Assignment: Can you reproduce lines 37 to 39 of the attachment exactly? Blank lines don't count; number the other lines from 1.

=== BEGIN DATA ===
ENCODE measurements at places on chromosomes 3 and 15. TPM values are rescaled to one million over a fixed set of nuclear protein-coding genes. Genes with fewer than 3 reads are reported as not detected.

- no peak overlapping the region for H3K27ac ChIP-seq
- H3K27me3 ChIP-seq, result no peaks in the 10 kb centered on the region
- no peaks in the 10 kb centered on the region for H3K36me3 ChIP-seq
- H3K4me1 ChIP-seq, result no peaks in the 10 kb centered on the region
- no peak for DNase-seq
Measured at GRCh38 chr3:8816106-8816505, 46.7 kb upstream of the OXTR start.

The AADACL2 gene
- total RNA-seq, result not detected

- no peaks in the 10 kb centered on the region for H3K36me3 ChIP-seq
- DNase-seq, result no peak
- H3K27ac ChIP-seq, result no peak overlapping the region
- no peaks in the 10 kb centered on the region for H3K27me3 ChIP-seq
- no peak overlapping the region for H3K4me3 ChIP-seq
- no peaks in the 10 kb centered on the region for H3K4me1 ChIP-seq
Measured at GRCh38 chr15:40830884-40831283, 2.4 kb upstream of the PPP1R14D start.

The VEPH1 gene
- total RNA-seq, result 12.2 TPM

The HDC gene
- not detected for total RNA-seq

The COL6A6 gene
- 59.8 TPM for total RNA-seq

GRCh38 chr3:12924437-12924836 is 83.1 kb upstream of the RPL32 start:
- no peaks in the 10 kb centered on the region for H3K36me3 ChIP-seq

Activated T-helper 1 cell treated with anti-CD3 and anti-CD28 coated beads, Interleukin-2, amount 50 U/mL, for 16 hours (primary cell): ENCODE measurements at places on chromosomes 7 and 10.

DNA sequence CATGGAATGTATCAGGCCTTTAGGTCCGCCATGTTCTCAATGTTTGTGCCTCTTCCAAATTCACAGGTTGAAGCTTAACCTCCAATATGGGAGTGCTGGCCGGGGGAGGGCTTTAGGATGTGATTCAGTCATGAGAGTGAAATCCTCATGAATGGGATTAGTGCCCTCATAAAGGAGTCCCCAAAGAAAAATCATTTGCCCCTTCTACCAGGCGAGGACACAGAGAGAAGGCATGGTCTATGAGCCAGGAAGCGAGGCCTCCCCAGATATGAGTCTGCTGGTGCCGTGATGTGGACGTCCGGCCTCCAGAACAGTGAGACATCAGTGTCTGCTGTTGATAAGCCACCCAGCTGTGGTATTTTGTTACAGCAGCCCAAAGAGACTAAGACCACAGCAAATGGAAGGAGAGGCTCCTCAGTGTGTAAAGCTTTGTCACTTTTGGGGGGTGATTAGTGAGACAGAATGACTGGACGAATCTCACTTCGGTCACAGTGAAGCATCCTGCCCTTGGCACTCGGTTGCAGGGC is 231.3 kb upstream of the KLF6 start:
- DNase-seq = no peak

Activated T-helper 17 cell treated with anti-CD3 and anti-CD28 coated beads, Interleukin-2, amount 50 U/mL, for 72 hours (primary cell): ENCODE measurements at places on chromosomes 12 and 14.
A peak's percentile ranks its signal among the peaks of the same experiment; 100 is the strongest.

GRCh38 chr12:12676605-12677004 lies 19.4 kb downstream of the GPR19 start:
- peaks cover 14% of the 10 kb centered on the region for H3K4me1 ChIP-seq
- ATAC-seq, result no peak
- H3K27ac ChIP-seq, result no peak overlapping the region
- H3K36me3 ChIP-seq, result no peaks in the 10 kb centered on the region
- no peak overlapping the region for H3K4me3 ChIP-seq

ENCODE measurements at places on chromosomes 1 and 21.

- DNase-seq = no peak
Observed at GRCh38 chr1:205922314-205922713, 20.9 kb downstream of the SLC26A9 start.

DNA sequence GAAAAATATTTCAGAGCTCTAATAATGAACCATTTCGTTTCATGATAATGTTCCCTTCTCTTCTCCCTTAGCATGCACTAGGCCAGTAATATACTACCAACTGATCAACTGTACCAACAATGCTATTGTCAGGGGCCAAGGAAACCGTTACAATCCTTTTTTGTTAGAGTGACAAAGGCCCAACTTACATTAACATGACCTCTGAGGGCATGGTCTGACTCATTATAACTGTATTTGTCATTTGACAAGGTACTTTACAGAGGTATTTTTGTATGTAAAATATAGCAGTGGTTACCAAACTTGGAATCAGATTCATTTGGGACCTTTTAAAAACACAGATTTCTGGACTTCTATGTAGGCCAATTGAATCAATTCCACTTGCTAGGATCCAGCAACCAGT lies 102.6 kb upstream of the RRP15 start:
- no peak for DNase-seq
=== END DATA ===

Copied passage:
- DNase-seq = no peak
Observed at GRCh38 chr1:205922314-205922713, 20.9 kb downstream of the SLC26A9 start.

DNA sequence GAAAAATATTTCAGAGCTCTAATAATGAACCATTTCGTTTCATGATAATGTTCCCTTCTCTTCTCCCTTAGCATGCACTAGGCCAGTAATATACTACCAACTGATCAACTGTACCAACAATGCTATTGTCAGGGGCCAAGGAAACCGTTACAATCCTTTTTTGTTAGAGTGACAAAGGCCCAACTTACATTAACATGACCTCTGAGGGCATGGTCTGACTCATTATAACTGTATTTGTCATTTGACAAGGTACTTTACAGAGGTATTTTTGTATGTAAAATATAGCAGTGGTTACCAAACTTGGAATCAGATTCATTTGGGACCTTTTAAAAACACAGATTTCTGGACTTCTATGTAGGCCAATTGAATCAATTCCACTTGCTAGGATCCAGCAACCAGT lies 102.6 kb upstream of the RRP15 start: